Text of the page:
Also called as Maghi or Makara Sankranti, the festival of Makar Sankranti is dedicated to sun worship. Usually this day falls on 14 January year on year marking the start of the sun’s movement towards the north direction, which is referred to as Uttarayan (Northward Movement). This phase will then continue for six months and Dakshinayan (Southward movement) will then follow. In Hinduism, Uttarayan is considered as an auspicious period and hence all good activities are performed during this period. The other period of Dakshinayan is not advised for the performance of good activities.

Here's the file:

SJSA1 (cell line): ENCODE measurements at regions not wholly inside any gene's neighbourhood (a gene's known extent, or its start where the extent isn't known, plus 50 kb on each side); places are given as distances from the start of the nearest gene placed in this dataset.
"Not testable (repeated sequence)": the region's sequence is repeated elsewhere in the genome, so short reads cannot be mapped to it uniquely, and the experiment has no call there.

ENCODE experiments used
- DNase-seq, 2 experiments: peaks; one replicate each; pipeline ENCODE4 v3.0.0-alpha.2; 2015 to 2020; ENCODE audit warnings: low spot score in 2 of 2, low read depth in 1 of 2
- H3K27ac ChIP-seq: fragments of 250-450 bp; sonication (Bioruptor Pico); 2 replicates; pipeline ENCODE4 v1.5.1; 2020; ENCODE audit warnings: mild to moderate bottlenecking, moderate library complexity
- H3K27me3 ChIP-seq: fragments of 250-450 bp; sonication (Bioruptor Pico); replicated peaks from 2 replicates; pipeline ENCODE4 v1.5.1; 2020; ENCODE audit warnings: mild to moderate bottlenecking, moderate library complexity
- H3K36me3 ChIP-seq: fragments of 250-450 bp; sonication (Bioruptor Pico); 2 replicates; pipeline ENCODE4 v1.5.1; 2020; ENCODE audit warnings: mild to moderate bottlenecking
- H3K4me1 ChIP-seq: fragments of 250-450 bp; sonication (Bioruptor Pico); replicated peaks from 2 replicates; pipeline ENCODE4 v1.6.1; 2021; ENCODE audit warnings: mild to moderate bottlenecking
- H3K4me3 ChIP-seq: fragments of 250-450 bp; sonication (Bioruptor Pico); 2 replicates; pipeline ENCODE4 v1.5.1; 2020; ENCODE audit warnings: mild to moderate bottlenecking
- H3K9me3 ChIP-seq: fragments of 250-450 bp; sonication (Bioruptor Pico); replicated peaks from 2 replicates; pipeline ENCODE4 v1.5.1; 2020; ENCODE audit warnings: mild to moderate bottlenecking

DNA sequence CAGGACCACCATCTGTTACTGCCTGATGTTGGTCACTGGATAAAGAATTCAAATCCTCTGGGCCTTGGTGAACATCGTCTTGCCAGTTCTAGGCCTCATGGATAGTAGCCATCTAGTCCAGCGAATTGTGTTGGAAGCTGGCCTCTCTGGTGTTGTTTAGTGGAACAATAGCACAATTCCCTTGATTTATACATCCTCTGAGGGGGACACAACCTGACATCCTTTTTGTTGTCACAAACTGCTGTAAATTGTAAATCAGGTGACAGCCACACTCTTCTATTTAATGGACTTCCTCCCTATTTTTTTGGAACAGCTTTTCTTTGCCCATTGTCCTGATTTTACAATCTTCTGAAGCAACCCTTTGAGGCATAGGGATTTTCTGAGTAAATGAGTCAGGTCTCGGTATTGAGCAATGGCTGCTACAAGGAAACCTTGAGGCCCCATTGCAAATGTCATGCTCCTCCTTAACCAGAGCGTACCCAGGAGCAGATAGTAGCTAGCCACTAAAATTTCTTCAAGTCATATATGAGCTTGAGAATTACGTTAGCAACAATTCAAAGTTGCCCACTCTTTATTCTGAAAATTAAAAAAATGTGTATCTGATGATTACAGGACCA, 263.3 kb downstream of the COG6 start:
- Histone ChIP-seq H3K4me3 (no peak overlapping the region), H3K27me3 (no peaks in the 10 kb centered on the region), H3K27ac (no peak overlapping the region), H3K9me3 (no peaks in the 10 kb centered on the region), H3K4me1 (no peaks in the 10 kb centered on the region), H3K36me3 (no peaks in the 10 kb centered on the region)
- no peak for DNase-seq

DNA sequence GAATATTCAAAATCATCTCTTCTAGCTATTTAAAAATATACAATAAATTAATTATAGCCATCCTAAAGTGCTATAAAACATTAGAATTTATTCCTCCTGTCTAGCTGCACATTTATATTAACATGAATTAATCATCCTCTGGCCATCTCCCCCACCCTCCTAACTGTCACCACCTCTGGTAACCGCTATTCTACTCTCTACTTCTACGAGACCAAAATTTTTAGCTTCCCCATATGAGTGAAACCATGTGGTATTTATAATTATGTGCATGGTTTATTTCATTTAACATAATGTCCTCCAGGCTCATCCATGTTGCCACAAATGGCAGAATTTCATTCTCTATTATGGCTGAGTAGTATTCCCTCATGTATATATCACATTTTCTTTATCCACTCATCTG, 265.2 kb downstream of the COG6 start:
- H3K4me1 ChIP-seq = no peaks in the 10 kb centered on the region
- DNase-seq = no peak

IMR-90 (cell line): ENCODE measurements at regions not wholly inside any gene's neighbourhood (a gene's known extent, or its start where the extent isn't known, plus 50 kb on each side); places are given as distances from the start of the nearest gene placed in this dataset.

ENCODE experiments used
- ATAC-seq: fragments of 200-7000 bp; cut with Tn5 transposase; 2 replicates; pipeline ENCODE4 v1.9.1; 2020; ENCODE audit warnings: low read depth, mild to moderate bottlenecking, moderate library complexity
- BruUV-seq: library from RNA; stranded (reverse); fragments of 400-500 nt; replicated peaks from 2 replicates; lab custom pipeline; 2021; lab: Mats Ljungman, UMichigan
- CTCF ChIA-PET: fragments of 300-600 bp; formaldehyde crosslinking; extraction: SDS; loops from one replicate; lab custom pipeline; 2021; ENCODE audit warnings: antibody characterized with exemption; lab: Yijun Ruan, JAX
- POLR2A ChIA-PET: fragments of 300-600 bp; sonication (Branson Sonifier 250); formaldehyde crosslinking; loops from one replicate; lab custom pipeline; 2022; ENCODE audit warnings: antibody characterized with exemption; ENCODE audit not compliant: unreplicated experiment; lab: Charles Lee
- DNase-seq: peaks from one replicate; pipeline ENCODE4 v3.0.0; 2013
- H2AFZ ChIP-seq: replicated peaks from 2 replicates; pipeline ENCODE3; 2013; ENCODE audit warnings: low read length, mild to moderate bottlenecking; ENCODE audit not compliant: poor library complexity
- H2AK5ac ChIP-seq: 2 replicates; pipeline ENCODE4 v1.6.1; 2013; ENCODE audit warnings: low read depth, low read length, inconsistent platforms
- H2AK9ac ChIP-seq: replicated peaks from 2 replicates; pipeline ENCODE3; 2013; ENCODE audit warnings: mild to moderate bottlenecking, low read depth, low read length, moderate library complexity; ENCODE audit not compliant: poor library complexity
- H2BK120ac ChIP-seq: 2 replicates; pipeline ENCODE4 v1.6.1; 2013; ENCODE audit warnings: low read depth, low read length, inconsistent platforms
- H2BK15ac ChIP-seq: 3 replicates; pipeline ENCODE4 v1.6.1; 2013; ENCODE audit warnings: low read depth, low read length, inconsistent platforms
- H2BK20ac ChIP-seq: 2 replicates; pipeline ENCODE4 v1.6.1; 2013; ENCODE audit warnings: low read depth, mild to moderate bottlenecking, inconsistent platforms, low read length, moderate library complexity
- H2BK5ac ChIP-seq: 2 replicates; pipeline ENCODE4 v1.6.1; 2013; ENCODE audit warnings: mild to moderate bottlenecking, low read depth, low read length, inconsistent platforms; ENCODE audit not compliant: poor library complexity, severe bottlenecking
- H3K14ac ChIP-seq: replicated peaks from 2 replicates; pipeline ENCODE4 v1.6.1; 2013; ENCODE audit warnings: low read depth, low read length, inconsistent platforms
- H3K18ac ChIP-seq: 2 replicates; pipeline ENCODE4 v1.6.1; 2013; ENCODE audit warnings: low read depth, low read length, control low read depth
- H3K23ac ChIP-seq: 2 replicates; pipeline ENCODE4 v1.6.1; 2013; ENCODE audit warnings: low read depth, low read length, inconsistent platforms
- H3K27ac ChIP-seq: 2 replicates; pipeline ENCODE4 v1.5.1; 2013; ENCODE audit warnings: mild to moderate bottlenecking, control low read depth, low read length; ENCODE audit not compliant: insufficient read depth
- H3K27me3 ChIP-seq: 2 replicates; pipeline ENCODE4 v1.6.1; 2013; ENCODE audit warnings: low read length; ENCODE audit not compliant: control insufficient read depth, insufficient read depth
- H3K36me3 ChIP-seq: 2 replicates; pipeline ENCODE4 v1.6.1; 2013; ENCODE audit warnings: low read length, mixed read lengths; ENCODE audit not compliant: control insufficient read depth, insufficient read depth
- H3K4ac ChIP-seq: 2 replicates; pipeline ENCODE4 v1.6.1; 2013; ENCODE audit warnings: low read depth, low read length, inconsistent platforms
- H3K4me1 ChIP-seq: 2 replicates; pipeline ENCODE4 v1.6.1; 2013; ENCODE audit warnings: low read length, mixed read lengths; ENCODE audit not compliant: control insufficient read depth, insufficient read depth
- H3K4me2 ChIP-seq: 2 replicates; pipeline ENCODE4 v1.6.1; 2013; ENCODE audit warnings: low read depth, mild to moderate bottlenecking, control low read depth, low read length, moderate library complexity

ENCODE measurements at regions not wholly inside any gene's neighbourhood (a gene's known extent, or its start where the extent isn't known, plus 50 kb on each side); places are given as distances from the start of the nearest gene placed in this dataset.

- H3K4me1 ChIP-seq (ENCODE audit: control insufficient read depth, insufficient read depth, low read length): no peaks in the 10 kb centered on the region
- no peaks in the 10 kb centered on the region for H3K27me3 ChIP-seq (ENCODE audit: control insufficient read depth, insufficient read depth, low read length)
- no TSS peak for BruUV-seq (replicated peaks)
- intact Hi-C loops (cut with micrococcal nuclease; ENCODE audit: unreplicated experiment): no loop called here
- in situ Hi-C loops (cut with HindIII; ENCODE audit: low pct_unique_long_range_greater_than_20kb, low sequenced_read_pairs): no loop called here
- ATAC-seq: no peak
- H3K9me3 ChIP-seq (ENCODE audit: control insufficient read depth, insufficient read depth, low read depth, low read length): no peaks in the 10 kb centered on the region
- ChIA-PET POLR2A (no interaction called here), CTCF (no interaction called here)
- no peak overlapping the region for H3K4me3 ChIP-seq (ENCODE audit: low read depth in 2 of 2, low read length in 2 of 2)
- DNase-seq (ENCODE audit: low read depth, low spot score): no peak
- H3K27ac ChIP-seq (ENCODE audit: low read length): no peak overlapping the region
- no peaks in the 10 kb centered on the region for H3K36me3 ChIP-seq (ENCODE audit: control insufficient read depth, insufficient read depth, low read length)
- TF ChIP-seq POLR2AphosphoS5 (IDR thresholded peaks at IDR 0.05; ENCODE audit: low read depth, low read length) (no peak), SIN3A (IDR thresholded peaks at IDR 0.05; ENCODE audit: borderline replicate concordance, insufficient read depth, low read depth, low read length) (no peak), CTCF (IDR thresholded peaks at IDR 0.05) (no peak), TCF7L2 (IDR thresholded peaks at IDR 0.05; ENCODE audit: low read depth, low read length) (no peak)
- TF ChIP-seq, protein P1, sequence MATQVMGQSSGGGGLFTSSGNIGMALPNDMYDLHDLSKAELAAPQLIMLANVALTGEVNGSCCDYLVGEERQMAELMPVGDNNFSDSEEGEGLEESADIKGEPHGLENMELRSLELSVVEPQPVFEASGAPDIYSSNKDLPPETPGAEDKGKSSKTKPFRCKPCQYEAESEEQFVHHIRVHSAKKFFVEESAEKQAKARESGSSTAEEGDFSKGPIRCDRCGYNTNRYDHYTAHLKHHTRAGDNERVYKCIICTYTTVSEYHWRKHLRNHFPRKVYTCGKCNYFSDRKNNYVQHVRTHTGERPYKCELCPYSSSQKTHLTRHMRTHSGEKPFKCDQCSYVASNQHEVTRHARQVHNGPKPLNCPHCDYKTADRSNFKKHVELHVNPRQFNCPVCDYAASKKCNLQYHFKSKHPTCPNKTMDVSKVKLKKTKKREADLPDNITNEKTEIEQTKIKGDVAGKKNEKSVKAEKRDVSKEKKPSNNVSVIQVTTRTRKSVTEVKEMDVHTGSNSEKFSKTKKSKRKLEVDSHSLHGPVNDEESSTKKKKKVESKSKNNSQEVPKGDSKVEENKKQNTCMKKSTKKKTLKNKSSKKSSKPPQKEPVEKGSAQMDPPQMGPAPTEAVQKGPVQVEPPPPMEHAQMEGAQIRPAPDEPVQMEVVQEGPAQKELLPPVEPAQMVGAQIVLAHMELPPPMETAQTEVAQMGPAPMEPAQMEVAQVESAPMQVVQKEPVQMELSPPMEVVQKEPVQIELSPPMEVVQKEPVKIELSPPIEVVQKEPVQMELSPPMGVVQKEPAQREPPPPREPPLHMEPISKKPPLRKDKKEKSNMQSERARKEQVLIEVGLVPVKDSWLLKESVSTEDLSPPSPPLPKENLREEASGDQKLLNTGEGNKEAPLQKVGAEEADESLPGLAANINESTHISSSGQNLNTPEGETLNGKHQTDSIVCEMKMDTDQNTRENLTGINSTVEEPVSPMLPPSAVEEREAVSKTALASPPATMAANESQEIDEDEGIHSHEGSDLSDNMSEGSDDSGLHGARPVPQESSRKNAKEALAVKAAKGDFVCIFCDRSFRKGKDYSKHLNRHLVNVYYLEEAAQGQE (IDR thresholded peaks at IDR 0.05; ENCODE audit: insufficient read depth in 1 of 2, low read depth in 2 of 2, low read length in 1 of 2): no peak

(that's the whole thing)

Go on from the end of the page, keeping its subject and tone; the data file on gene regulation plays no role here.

Makar Sankranti significance
On the day of Makar Sankranti, the sun moves from the Dhanur Rashi (the constellation of Sagittarius) to the Makar Rashi (The constellation of Capricorn) and hence this is called as Makar Sankranti with the word Sankranti meaning an auspicious movement. Makar Sankranti also indicates the end of the winter solstice referred to as the darkest night of the year. Makar Sankranti brings with it the message that longer and brighter days are ahead. The crops are grown by this time and the agricultural community enjoys a good produce. Hence this celebration is associated with positivity, prosperity and abundance.
Makar Sankranti celebrations
On the day of Makar Sankranti, people wear new clothes and celebrate joyously. The reference to the celebrations of Makar Sankranti is mentioned even in very ancient Puranas and epics like the Mahabharata. People prepare nice dishes and offer them to sun god. Charities, gifts and exchange of sweets and delicacies follow on this day making this event a highly special one from several perspectives.